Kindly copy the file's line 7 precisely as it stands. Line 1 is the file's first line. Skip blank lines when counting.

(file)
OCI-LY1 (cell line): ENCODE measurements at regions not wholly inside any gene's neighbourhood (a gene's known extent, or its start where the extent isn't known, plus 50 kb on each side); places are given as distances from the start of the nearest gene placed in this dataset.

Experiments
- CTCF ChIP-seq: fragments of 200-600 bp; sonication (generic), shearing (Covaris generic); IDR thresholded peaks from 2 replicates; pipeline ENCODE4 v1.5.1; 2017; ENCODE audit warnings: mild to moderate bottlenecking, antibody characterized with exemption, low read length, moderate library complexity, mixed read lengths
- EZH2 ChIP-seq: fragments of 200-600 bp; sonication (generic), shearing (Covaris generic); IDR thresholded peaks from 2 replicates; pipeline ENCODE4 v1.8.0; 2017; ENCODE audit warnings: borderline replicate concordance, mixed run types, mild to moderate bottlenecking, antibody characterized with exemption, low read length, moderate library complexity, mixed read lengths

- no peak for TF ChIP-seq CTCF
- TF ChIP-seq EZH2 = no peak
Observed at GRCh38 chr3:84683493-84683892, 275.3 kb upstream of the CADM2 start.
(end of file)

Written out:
Observed at GRCh38 chr3:84683493-84683892, 275.3 kb upstream of the CADM2 start.